Winter stars are at their brightest and clearest in the darkest corners of the earth. John Barentine, program director for the International Dark-Sky Association, shares where to look up (while bundled up) in 2018. You know that feeling you get when you’re far from a city, looking up at the night sky, and you think, wow, I almost forgot how many stars there are?
In Tromsø, Norway, there is so much more to do than chase the northern lights. For two months of every year, the people of Tromsø, Norway, live in near total darkness. Tove Dahl, an educational psychologist who researches Arctic tourism at the University of Tromsø, explains why that’s the best reason to go. “Tromsø is located 217 miles north of the Arctic Circle, so people who have never been to this part of the world imagine that it will be pitch dark all winter.
The majority of the people and places affected by October’s wildfires are agricultural workers and family-owned wineries. Locals are banding together to help the victims—and you can help, too. The fires that swept through California wine country in early October are out. Tasting rooms are open, the wine is flowing, and hotels and restaurants are accepting reservations. In other words: Wine country is open for business.
Muck Rack makes it simple to find people, tweets, or articles that mention any name, keyword, company, hashtag etc. We've compiled this guide to help you make the most of your search.
Selecting a term
Start searching tweets, articles from media outlets, articles mentioned in tweets, journalists'
names, titles and bios with some suggested searches:
Companies or Topics (e.g. iPhone, Microsoft)
Phrases (e.g. "cloud computing") — use quotes to keep the terms together
Twitter handles (e.g. @username) — returns those who have mentioned or replied to
Names (e.g. "David Pogue")
Hashtags (e.g. #sxsw, #london2012)
Bio details (e.g. vegan, Olympics, father)
Muck Rack's Advanced Search allows for many boolean operators.
Find results that mention multiple specified terms, use AND or
+. For example, ensure each result contains both Elon Musk and Mark Zuckerberg by
searching Musk AND Zuckerberg or Musk + Zuckerberg.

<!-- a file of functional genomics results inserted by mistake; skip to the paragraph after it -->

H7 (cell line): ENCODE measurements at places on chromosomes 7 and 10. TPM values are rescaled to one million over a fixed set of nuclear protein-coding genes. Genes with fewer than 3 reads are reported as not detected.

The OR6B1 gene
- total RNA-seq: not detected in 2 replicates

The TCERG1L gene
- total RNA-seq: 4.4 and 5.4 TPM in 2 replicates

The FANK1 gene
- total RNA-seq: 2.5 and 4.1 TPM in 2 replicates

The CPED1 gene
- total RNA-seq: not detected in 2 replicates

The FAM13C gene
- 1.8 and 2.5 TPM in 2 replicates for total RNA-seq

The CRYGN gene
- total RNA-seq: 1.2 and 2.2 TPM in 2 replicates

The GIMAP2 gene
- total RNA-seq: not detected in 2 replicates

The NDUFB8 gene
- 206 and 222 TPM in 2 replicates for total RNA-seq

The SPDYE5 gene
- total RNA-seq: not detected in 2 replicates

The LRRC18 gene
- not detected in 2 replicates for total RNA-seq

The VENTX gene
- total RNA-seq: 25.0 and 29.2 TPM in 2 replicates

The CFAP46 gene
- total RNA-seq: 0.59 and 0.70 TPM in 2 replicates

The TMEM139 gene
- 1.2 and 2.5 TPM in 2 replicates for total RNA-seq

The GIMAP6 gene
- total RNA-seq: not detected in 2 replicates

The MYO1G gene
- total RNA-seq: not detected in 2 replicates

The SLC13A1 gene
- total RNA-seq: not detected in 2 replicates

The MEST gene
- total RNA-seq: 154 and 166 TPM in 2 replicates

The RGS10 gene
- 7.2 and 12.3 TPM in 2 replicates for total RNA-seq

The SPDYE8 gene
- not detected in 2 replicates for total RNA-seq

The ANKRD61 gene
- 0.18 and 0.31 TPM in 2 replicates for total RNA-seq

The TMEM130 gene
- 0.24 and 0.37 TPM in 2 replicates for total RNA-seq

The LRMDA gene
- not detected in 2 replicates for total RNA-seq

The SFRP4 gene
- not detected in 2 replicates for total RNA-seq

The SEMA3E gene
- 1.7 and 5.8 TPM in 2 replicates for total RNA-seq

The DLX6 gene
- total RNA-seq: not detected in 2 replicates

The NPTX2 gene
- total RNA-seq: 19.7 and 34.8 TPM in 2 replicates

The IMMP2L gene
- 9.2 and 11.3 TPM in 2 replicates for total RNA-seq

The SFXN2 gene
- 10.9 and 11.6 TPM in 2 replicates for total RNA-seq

Use the operators OR or , to broaden your search when you'd like either of
multiple terms to appear in results. (This is the default behavior of our search when no operators
are used). For example, results will contain either cake or cookie by searching cake OR cookie or cake,cookie
Use NOT or - to subtract results from your search. For
example, searching Disney will yield results about the Walt Disney Company as well as Walt Disney
World Resort. To exclude mentions of Disney World, search for Disney -World or Disney
When using one of these operators with a phrase, enclose it in quotation marks. For example, you can
find results about smartphones excluding Apple's iPhone 4S by searching smartphone -"iPhone
Exact case matching or punctuation
If you're searching for a brand name or keyword that relies on specific punctuation marks or capitalization, you can
find results that match your exact query by adding matchcase: before the keyword you're searching for, like matchcase:E*TRADE .
Use parentheses to separate multiple
boolean phrases. For example, to find journalists talking about having fun in Disney World or
Disneyland, search for ("disney world" OR disneyland) AND fun.
An asterisk can be used to search for any variation of a root word truncated by the asterisk. For example, searching for admin* will return results for administrator, administration, administer, administered, etc.
A near operator is an AND operator where you can control the distance between the words. You can vary the distance the near operation uses by adding a forward slash and number (between 0-99) such as strawberries NEAR/10 "whipped cream", which means the strawberries must exist within 10 words of "whipped cream".